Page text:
A colony of two-spotted spider mites was initiated using individuals originally collected from cucumber fields (Cucumis sativa L. cv. Soltan) in the Varamin Tehran province. The mites were maintained on detached cucumber leaves, placed with the lower leaf surface facing up, on a layer of moist cotton inside 20 Petri dishes (150 mm in diameter). The lids of the Petri dishes had a 30 mm diameter hole covered with fine nylon mesh (150 µm) to allow for ventilation. The Petri dishes were kept in a climate chamber (Binder KBWS 240, Germany) at 26 ± 1° C, 60 ± 10% RH, and a 16:8 L:D photoperiod. A laboratory colony of S. longicornis was initiated using adults collected from the same cucumber fields. A single cucumber leaf was placed in a Petri dish (180 mm in diameter) as described above, and maintained in another climate chamber with similar conditions as above. Adult thrips were transferred to new, mite-infested cucumber leaves every 2 days. After a rearing period of 2 and 3 months for thrips and spider mites respectively, individuals were harvested from the colonies in order to be used for the experiments.
Leaf discs (30 mm in diameter) without major veins were excised from bean plants (Phaseolous vulgaris L. cv. Sunray) grown under laboratory conditions. Each disc was placed with the lower leaf surface facing up on a layer of moist cotton in a Petri dish (60 mm in diameter). The Petri dishes were ventilated through a nylon mesh-covered hole (15 mm in diameter) as described above.
Laboratory experiments were conducted at six (± 1° C) temperatures (15° C, 20° C, 26° C, 30° C, 35° C and 37° C), 60 ± 10% RH, and 16:8 L:D photoperiod. The temperatures were chosen to cover the range suitable for development and survival of the predator (Pakyari et al. 2011a). The effect of temperature on prey consumption was determined for all feeding life stages (first and second instar larvae, adults) of S. longicornis by following cohorts of individuals. Cohorts were initiated by placing twenty mated adult females on bean leaf discs at 26° C for egg-laying. Sixty one-day-old eggs were subsequently kept in a climate chamber at each temperature until hatching, after which newly hatched first instar larvae were transferred individually to fresh leaf discs. Immature individuals were transferred to fresh leaf discs every 2 to 3 days until adult emergence, after which pairs of one male and one newly emerged female (maximum 1 day old) were placed in separate Petri dishes for mating. After 24 hours, males were removed, and the females were observed daily until death in order to record the onset and termination of oviposition. Females were transferred to fresh leaf discs every 2 to 3 days.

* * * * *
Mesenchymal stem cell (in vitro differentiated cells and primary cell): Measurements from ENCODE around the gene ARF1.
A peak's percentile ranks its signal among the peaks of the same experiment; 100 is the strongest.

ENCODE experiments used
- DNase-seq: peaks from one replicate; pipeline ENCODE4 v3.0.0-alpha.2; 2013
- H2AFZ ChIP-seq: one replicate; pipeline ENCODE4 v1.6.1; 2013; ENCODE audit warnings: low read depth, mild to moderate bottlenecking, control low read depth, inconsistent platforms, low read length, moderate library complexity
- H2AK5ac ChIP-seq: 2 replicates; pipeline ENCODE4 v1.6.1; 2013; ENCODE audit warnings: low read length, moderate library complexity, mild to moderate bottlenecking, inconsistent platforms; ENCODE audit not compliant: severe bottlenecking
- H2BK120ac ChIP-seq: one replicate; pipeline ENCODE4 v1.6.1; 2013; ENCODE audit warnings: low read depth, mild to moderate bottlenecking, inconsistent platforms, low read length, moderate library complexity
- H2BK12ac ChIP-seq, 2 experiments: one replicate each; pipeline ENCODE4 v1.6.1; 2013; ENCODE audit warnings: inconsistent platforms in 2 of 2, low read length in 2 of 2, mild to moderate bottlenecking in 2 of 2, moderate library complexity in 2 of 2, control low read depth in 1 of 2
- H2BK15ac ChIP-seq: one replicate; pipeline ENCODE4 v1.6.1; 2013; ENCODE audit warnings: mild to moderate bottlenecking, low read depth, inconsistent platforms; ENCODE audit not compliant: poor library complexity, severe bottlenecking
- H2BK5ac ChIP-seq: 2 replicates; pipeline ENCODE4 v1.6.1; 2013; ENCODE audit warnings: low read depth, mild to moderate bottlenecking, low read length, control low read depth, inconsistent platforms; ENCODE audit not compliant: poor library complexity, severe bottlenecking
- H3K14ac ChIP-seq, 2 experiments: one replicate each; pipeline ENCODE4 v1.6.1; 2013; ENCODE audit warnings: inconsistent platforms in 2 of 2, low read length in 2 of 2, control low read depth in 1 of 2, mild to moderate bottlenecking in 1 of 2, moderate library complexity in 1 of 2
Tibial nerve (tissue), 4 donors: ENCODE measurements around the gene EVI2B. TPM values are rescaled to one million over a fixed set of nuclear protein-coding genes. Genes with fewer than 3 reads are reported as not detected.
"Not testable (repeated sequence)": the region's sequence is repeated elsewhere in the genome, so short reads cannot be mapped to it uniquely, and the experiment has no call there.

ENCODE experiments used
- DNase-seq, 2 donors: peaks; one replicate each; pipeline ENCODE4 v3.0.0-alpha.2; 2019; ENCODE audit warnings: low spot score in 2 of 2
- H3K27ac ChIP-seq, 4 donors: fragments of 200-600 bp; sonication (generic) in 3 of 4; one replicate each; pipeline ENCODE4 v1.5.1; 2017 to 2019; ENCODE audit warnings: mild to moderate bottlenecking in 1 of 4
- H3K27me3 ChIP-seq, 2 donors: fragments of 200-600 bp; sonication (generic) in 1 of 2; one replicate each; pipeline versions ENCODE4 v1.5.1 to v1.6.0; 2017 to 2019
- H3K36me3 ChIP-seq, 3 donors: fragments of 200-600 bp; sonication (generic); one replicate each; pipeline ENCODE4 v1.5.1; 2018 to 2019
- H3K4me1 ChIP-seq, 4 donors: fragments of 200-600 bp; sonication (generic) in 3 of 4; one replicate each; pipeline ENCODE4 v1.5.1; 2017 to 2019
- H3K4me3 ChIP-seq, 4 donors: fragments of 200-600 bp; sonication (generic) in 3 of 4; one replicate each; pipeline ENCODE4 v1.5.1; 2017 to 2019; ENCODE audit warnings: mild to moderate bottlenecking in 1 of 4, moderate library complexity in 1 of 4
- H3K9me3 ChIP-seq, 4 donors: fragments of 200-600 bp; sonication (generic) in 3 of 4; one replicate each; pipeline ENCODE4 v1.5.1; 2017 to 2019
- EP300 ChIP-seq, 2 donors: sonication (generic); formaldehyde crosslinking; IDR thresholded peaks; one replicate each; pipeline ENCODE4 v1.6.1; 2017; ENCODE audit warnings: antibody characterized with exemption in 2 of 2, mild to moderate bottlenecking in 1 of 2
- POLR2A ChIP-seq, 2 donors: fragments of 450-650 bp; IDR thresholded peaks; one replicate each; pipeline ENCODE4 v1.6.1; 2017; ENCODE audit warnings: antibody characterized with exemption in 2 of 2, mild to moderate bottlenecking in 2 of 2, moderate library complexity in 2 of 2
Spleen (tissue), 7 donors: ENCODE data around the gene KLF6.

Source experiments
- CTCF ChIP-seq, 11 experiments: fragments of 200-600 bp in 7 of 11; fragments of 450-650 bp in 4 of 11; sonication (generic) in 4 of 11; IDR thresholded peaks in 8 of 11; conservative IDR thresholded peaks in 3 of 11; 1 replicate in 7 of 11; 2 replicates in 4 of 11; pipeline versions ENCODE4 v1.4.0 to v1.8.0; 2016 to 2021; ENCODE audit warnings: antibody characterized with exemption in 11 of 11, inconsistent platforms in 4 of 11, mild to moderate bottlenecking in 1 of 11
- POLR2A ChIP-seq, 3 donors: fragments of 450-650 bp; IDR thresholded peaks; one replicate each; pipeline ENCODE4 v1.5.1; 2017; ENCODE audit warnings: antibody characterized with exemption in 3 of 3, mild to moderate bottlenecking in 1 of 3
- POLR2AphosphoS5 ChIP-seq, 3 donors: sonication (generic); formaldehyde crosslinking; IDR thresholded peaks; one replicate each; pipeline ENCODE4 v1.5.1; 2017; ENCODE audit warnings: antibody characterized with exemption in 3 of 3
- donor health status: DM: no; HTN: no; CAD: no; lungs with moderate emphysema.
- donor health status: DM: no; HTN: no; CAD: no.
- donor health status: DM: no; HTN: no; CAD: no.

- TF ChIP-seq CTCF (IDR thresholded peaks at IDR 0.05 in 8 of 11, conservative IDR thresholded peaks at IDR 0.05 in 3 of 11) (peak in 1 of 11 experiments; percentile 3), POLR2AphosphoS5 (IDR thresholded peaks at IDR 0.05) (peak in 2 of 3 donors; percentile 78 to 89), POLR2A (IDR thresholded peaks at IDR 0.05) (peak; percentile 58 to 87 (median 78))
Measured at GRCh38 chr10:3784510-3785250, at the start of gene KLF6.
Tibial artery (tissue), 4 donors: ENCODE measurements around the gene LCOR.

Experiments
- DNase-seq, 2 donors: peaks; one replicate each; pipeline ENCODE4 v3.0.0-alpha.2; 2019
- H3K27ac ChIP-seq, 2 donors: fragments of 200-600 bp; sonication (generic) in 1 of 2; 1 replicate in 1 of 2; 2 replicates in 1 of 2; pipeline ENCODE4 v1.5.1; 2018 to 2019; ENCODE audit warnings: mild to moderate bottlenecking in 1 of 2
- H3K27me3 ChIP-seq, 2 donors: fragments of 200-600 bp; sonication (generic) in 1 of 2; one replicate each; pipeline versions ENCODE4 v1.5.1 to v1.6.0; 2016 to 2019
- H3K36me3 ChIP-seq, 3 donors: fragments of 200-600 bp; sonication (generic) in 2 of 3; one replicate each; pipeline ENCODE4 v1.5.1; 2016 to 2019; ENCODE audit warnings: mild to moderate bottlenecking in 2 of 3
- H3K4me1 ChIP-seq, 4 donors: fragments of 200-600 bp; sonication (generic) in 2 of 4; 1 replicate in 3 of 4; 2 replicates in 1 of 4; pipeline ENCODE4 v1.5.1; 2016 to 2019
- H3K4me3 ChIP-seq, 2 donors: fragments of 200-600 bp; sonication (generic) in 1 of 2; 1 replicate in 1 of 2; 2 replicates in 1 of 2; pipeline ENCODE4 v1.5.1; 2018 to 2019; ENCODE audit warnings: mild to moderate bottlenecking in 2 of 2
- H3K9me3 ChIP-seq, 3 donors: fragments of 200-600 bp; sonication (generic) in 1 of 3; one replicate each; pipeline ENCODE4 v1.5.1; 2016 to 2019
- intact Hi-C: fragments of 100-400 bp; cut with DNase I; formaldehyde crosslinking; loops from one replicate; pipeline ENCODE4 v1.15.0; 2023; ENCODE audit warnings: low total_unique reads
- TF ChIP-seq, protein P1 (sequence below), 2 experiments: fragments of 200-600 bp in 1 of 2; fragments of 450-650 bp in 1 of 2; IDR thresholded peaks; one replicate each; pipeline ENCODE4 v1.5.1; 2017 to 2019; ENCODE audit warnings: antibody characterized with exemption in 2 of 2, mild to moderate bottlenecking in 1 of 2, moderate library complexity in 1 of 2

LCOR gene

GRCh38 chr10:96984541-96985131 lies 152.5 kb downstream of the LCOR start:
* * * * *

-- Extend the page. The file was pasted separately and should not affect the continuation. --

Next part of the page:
Daily prey (mean ± s.e.) consumption of eggs of Tetranychus urticae by different life stages of Scolothrips longicornis at six temperatures (±1° C) together with the parameters and statistics for the linear regressions of consumption versus temperature.
Throughout immature development and lifespan of females, thrips were daily fed a surplus of eggs of T. urticae (about 100 prey items offered daily for each larvae and female; the number of offered preys was determined from preliminary feeding experiments). The number of eggs consumed was counted daily under a stereomicroscope, after which the eggs were replenished. For the number of replicates, see Tables 1 and 2.
Immature development time, as well as the duration of the preoviposition, oviposition, and postoviposition phases, was determined for each temperature by daily inspection of the Petri dishes. The different larval instars were distinguished based on larval size, and on the presence of larval exuviae. The data on juvenile development and duration of the female phases were reported in Pakyari et al. (2011a) and Pakyari et al. (2011b), respectively, but are included here in order to be held in comparison with the results on consumption.
Total prey consumption (mean ± s.e.) on eggs of Tetranychus urticae and duration of the development phase (in days) of different life stages of Scolothrips longicornis at six temperatures (±1° C) together with the parameters and statistics for the linear regressions of consumption versus temperature, n = number of replicates for both consumption and duration.